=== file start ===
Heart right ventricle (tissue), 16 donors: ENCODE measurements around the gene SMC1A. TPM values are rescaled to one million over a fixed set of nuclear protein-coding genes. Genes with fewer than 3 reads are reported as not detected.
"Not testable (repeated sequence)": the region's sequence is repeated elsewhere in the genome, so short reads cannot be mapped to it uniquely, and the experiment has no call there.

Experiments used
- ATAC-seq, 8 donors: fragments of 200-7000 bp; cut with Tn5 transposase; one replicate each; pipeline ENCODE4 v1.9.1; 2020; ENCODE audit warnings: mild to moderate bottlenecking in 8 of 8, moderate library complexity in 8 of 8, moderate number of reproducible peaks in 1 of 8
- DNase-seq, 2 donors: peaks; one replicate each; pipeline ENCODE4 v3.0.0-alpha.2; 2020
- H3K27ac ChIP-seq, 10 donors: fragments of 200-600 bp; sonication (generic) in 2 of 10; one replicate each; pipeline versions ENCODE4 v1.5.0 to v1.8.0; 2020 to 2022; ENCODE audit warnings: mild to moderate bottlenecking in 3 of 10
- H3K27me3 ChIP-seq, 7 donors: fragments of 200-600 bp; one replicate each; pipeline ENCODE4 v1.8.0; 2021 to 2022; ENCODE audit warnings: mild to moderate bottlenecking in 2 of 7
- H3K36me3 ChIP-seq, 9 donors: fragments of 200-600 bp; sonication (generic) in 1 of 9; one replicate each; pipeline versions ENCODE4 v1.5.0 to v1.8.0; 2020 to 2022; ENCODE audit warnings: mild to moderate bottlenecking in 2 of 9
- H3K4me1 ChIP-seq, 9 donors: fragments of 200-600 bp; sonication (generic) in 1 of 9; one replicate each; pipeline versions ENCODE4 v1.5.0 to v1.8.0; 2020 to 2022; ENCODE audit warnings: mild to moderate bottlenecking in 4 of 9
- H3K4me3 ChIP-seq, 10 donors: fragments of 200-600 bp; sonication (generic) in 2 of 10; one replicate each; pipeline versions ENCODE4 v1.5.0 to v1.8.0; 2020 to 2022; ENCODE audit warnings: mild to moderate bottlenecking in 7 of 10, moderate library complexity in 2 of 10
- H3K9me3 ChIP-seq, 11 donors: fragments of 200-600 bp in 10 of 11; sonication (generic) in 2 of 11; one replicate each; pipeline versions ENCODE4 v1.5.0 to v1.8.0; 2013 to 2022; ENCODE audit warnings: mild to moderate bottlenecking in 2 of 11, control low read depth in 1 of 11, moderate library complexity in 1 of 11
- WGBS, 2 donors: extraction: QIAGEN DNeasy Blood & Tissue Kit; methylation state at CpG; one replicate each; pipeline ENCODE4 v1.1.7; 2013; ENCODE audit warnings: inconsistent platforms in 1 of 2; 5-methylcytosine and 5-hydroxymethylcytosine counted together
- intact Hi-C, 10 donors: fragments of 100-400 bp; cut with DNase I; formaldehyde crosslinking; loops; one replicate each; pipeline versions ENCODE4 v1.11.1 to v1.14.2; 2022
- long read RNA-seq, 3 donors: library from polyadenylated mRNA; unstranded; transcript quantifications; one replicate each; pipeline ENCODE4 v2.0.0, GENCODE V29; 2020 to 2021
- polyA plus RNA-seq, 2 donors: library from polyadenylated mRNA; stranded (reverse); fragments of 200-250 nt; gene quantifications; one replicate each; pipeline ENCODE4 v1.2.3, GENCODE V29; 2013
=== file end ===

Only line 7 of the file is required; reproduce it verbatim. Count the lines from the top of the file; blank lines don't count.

- H3K27me3 ChIP-seq, 7 donors: fragments of 200-600 bp; one replicate each; pipeline ENCODE4 v1.8.0; 2021 to 2022; ENCODE audit warnings: mild to moderate bottlenecking in 2 of 7